Overview and Facts about Acute Angle Closure Glaucoma
Acute angle closure glaucoma occurs when there is a sudden rise in intraocular pressure, the pressure inside the eye. This is caused by a buildup of fluid in the eye. Normally, fluid drains out of the eye through a channel called the angle that runs between the cornea and the iris. In cases of acute angle closure glaucoma, the iris presses against the angle, closing it off and preventing fluid from being released.
Acute angle closure glaucoma is one of the least common glaucoma conditions, accounting for less than 10 percent of all cases.
Signs and Symptoms of Acute Angle Closure Glaucoma
Symptoms of acute angle closure glaucoma appear quickly, as the condition can manifest in just a few hours. They include:
- Extreme eye pain
- Pupils that are different sizes
- Extreme headaches
- Blurry vision or complete loss of sight
- Vomiting or nausea
- Redness in the whites of the eyes
- Seeing halos or rainbows when looking into lights
Often, only one eye is affected at a time, and symptoms tend to worsen as time goes on.
Causes and Risk Factors of Acute Angle Closure Glaucoma
The main cause of acute angle closure glaucoma is the iris pushing against the eye’s drainage system. This can happen when your pupils dilate too quickly, such as when you:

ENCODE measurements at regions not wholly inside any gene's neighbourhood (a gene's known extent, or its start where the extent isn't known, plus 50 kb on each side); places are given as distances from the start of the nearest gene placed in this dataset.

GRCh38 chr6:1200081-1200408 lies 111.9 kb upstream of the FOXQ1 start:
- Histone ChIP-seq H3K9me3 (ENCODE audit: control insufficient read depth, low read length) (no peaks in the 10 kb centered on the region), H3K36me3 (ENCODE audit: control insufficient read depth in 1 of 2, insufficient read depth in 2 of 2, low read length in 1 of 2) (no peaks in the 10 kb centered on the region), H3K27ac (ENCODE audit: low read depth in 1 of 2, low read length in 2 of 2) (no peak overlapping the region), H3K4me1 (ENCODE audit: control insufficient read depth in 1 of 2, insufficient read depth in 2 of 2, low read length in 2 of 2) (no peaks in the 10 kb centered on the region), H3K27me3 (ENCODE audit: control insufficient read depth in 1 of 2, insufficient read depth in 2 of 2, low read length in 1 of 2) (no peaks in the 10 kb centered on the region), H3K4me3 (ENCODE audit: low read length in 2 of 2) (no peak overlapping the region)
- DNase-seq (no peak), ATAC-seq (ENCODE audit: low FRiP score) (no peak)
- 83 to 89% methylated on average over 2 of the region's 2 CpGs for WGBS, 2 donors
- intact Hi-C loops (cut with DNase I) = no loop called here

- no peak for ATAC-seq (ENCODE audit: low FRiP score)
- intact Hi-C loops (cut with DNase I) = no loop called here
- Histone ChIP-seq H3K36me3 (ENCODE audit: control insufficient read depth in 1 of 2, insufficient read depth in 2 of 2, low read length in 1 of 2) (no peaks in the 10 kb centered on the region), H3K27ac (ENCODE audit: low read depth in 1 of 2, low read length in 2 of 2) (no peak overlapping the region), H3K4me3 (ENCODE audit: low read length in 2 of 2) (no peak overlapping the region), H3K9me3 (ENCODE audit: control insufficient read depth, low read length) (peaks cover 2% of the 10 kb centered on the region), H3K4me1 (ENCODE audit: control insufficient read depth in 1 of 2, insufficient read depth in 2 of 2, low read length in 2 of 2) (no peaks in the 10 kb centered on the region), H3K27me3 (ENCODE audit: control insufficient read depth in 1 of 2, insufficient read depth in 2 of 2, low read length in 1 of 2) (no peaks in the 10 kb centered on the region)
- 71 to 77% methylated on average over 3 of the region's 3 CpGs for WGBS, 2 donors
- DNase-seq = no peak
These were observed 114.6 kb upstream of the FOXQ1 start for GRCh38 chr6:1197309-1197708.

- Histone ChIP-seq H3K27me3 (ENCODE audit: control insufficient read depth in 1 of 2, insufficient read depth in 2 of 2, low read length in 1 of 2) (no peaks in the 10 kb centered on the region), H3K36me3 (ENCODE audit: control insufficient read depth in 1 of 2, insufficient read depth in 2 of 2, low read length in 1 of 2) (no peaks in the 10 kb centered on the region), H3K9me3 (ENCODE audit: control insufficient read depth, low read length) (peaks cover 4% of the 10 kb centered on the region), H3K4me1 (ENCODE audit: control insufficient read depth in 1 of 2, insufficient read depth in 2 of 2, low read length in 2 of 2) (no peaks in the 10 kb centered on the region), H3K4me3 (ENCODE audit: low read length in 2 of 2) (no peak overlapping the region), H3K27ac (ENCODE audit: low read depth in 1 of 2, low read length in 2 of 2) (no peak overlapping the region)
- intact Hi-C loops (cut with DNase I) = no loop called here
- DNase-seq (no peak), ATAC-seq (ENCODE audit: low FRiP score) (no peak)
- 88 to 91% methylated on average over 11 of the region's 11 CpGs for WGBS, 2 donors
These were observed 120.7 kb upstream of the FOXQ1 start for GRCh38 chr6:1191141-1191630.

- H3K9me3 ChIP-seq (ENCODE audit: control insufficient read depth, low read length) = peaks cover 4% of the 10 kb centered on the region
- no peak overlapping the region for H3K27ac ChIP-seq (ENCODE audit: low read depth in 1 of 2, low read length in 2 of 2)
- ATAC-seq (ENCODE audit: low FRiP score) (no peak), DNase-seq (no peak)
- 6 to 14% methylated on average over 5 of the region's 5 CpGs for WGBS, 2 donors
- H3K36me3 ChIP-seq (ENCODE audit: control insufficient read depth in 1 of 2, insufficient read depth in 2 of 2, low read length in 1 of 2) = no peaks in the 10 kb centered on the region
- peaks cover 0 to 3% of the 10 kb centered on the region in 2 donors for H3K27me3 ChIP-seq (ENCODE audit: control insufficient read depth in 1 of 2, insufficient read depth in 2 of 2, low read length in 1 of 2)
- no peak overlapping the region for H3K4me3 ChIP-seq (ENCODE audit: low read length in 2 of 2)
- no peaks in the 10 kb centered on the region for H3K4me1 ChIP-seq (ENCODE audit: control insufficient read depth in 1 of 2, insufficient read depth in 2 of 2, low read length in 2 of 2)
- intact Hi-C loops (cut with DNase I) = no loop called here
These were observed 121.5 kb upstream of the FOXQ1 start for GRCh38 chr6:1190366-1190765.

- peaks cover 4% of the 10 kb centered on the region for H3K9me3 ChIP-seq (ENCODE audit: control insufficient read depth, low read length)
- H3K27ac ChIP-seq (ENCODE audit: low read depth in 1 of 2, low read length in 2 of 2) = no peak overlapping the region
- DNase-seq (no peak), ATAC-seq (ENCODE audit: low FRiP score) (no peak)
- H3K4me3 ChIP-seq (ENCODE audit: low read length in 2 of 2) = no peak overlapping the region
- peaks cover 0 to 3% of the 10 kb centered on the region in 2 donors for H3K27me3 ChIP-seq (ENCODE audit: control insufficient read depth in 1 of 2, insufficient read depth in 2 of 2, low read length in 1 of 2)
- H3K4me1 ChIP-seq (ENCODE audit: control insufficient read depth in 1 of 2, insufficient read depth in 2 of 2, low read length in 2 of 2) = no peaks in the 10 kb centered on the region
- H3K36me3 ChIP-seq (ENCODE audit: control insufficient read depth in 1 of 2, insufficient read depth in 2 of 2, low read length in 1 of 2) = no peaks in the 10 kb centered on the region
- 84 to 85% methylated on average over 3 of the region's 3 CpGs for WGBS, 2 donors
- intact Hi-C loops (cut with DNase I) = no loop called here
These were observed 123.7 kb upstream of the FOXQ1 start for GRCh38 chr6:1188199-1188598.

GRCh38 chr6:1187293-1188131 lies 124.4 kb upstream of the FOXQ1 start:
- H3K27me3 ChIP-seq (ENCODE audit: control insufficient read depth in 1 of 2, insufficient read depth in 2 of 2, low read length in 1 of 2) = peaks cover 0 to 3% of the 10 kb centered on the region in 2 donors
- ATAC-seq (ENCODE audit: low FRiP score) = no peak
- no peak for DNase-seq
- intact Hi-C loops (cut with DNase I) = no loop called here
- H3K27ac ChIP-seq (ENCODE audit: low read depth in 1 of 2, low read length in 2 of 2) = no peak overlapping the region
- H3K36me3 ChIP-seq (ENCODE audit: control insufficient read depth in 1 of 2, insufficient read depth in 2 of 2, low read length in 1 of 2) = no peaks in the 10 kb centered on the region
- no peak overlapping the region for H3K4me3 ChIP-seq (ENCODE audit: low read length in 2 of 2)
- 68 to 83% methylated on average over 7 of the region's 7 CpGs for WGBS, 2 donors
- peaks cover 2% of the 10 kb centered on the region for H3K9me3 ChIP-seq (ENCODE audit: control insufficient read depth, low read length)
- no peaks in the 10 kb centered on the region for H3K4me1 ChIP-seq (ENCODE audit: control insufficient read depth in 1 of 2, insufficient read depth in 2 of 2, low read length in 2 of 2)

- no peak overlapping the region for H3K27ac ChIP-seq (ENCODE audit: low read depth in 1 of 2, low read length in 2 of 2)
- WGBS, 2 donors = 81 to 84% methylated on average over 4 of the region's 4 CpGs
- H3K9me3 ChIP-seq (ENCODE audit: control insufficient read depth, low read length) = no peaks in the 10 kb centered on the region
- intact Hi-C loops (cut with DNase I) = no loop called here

- Go from a very bright environment to a very dark environment
- Become overly excited
- Get special eye drops for dilation
- Take specific drugs known to affect dilation, such as antihistamines or antidepressants
There are also some diseases that can lead to acute angle closure glaucoma, which include:
- Diabetic retinopathy
- Ectopic lens
- Ocular ischemia
Overall, acute angle closure glaucoma is three times more likely to occur in women than men. It is also more likely to occur in Asians or Eskimos due to the narrower angle in their eyes.
Tests and Diagnosis of Acute Angle Closure Glaucoma
If acute angle closure glaucoma is suspected, your ophthalmologist will immediately conduct a number of tests to confirm a diagnosis, as it’s imperative to treat this condition right away to prevent permanent damage to vision. Tests conducted might include:
- Ophthalmoscopy, which is when the doctor looks at your optic nerve with a light
- Gonioscopy, which is when your doctor uses a microscope with a light to see if fluid is draining
- Tonometry, which is how the doctor measures your intraocular pressure
Treatment and Care for Acute Angle Closure Glaucoma
Treatment for acute angle closure glaucoma consists of first getting the pressure down inside your eye. The doctor will do this by applying eyedrops or administering medication.
After the pressure is stabilized, your doctor will perform surgery to re-open the angle. The two types of surgery are:
- Laser iridotomy, which is when the doctor makes a hole in your iris to create a pathway for fluid
- Laser iridoplasty, also known as gonioplasty, which is when your doctor pulls the iris away from the drainage canal